Let’s Talk About The Teen Vaping Epidemic | Teen Ink

Let’s Talk About The Teen Vaping Epidemic

February 27, 2021
By zarashariff9 GOLD, New York, New York
zarashariff9 GOLD, New York, New York
10 articles 0 photos 0 comments

According to the FDA administered 2019 National Youth Tobacco Survey, over 5 million youth are regularly using e-cigarette products, with the most popular being the JUUL brand. Of these users, one-quarter of them are reliant on e-cigarettes daily. The teen vaping epidemic has declined slightly since the onset of the pandemic, with many students unable to purchase these products, but it still remains a national concern for all health experts.

The problem “has been overshadowed, but it’ll come back,” says Dr. Nancy Rigotti, the director of the Tobacco Research and Treatment Center at the Massachusetts General Hospital, to TODAY. “Vaping is still an important issue just as I think smoking is still an important issue … We’ve sort of forgotten about it because we’ve had a bigger health concern to worry about.”

Experts are adamant that the fight against tobacco use- the No. 1 cause of preventable death in the United States- remains a top national priority, especially for the safety of our own youth. Heavy tobacco use is rapidly sending teens across the country to rehabilitation centers, many of whom are as young as 15-years old.

This is largely due to the strategic marketing of companies like JUUL, which have profited from the onset of the teen vaping epidemic. “If you look at the actual marketing Juul did, they clearly went after kids,” says Stanton Glantz, the director of the Center for Tobacco Control Research and Education at the University of California, San Francisco (Drugwatch). With hundreds of lawsuits emerging, the deceitful marking strategies of the corporation continue to be exposed, and JUUL is being held at greater responsibility for hooking millions of teenagers onto their highly addictive products.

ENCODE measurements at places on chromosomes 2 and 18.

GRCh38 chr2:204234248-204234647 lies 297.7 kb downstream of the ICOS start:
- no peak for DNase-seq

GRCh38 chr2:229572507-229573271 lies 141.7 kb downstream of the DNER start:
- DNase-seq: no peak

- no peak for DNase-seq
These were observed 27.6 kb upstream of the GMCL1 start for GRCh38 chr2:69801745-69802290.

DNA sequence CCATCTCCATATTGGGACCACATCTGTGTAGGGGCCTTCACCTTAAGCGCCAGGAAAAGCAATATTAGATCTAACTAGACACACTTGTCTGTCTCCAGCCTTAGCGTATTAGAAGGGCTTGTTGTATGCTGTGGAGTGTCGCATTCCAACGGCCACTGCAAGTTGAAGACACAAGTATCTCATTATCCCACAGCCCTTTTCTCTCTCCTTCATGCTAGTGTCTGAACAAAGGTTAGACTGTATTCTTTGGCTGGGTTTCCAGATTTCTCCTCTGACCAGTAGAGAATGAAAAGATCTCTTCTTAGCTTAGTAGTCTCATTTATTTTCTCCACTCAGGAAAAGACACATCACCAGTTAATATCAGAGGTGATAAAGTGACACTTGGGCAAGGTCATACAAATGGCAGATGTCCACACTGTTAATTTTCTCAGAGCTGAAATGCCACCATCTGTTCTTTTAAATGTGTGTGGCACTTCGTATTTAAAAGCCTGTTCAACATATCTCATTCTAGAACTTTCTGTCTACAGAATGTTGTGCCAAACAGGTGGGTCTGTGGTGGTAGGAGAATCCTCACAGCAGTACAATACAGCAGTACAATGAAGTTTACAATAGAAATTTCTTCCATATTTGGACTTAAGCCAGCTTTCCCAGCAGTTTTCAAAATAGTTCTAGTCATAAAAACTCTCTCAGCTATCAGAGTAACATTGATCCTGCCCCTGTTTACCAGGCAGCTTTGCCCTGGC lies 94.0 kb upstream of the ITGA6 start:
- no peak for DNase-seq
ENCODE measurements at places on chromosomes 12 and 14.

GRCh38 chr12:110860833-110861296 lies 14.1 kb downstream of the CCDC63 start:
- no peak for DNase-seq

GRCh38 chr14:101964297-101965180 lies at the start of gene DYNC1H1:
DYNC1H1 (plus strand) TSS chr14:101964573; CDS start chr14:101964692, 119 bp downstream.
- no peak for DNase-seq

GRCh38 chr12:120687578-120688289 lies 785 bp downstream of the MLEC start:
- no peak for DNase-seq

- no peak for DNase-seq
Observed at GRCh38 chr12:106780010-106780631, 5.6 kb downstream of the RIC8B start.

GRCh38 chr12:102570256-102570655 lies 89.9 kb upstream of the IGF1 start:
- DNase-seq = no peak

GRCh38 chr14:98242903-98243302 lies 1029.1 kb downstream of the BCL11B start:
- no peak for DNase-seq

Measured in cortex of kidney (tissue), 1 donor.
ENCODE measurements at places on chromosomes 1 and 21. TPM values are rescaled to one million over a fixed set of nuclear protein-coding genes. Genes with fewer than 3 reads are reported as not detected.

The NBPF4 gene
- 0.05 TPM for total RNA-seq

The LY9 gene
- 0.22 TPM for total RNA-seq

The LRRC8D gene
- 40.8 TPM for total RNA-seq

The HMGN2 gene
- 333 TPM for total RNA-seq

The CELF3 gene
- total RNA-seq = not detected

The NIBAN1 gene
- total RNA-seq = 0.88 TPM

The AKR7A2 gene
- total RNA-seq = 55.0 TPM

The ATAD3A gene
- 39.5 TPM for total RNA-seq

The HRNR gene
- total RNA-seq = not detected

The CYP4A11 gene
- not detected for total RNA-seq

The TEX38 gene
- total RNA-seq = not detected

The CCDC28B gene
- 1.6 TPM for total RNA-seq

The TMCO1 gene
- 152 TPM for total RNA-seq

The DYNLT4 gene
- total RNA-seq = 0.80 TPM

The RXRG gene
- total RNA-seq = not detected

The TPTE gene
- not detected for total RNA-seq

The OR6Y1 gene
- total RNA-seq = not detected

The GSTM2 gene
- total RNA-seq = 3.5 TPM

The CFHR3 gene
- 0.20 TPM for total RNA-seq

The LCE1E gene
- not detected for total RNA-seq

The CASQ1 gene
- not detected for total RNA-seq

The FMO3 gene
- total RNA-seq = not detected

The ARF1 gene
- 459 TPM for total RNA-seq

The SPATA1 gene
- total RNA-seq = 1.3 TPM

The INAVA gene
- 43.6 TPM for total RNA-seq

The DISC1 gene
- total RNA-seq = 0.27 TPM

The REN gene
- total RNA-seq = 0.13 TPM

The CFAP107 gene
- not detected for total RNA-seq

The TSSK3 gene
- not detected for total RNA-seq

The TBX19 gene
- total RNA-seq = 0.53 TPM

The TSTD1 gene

It’s important that all individuals understand the severity of the teen vaping epidemic, and why companies like JUUL must be further regulated for the sake of our nation’s health.

The Rapid Rise of JUUL
JUUL has revolutionized the e-cigarette industry, especially amongst teenagers. Its inconspicuous design, vast array of flavors, and indistinguishable scent have made the rise of the teen vaping epidemic all too easy. “Juul is easily concealable from parents and teachers and can be used practically anywhere,” complained Lisa Marie Vail, a parent who lost her son to the vape. “Unlike traditional cigarettes, the scent does not linger on the body or in the breath of the user, making it undetectable after use. Googling ‘hiding Juul in school’ or ‘how to ghost rip Juul’ returns hundreds of videos on how to Juul anywhere without detection.”